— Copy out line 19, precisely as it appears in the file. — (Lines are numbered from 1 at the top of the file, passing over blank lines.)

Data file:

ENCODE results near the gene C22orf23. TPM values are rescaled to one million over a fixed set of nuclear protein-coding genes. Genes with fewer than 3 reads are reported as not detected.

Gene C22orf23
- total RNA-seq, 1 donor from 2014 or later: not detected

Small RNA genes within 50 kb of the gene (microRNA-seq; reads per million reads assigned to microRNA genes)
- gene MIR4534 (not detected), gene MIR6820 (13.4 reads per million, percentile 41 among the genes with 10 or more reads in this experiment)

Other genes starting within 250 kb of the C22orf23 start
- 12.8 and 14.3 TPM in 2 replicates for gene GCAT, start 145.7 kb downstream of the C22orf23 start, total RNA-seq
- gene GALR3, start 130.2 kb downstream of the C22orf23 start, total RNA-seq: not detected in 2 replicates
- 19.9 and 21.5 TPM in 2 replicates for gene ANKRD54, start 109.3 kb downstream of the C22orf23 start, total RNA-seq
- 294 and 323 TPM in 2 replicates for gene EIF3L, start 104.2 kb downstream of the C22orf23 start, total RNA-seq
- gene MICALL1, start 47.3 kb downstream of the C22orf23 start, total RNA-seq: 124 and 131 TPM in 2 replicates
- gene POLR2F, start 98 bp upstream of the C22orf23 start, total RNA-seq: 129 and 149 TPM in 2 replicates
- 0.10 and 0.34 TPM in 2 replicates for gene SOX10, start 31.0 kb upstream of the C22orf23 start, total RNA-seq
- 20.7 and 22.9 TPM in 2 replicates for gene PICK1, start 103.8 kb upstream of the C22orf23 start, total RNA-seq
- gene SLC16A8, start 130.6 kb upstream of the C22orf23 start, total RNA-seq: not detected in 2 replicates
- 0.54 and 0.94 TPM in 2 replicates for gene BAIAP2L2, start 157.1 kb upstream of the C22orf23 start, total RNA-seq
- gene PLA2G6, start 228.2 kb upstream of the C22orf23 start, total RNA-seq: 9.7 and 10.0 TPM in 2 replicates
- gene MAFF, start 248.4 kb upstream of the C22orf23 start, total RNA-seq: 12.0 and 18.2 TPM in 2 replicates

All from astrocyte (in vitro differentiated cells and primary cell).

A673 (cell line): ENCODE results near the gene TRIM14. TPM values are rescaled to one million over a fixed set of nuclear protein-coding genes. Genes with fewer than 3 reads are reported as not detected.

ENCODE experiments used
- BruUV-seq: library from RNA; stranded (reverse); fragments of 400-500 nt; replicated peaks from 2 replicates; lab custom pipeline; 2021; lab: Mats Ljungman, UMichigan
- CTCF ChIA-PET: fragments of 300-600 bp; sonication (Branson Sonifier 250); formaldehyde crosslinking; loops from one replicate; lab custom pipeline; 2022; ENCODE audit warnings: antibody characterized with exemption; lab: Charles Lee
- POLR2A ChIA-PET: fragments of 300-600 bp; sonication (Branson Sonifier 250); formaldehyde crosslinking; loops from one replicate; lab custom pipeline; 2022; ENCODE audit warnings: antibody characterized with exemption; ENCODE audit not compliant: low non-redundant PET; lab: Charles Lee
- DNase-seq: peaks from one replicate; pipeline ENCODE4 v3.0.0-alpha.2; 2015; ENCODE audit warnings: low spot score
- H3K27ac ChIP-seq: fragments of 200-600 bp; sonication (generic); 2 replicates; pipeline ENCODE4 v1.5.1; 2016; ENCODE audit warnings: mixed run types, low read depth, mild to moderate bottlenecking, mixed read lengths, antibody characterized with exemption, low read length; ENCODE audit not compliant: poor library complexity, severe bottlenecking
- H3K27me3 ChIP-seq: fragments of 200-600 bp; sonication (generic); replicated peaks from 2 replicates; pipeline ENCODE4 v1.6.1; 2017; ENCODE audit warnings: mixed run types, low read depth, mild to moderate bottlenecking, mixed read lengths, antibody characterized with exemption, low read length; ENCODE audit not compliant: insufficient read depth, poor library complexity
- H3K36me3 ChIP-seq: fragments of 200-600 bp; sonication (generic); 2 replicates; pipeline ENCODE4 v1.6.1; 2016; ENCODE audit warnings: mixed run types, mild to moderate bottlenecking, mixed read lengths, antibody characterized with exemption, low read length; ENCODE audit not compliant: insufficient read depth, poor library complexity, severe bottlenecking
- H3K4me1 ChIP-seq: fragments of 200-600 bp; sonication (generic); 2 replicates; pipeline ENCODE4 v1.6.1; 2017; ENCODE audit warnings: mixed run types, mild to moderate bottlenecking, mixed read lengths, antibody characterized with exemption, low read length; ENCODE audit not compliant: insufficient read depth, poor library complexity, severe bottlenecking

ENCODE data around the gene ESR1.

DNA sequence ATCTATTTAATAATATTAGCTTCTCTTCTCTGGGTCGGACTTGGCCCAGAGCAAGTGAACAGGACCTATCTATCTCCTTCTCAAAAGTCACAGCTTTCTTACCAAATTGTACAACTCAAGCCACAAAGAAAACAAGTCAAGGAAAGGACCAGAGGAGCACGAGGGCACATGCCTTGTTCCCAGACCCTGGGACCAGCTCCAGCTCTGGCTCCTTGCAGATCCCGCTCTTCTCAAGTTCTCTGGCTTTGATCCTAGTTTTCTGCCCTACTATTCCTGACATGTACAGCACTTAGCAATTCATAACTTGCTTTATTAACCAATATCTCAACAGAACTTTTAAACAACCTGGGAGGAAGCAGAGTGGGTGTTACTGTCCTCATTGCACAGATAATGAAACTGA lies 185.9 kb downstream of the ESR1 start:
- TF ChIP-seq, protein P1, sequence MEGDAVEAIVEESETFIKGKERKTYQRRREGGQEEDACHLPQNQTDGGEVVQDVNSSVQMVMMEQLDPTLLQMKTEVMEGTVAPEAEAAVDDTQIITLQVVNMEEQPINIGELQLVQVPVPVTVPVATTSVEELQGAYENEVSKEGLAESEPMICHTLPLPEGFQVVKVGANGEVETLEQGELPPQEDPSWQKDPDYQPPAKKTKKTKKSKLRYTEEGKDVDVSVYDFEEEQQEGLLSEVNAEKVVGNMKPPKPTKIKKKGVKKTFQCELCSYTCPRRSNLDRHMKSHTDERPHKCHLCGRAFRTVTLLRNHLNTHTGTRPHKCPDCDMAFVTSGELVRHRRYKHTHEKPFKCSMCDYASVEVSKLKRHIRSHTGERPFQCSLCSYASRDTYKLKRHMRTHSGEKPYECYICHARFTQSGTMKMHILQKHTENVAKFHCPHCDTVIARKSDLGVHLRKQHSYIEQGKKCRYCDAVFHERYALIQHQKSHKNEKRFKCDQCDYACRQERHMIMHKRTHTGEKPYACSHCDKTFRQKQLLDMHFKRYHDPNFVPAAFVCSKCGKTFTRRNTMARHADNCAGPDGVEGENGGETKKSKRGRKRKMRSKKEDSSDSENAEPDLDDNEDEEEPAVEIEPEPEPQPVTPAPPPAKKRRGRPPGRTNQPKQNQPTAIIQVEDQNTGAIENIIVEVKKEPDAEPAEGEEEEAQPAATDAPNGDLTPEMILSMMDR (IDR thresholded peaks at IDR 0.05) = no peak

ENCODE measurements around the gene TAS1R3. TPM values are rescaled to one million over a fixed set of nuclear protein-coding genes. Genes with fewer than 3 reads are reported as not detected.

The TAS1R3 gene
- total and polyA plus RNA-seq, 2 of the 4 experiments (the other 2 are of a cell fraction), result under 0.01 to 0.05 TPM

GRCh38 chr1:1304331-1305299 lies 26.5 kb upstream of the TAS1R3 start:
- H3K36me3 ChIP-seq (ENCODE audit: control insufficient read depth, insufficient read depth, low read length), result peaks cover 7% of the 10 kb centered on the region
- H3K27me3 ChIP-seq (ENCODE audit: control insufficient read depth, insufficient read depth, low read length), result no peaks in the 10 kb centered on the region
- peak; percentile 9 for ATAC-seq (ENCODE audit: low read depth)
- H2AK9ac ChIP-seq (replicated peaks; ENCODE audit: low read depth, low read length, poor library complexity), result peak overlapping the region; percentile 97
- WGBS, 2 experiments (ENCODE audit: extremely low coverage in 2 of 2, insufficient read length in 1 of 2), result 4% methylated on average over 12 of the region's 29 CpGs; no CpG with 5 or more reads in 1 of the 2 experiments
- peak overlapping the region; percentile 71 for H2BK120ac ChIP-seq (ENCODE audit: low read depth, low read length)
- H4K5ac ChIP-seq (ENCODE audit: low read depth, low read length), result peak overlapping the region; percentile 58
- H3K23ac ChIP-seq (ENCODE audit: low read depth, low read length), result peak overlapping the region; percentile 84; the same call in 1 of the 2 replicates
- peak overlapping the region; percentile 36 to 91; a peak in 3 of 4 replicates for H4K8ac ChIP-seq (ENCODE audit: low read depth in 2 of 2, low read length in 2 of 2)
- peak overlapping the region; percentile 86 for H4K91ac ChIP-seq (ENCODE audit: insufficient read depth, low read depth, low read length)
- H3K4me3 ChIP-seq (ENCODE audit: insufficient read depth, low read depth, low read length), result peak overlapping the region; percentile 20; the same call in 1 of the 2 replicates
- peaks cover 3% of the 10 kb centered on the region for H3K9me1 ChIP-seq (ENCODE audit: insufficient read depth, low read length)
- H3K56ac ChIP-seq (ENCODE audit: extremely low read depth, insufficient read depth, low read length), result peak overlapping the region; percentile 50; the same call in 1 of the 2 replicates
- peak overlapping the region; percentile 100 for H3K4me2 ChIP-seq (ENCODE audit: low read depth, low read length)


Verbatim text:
All from astrocyte (in vitro differentiated cells and primary cell).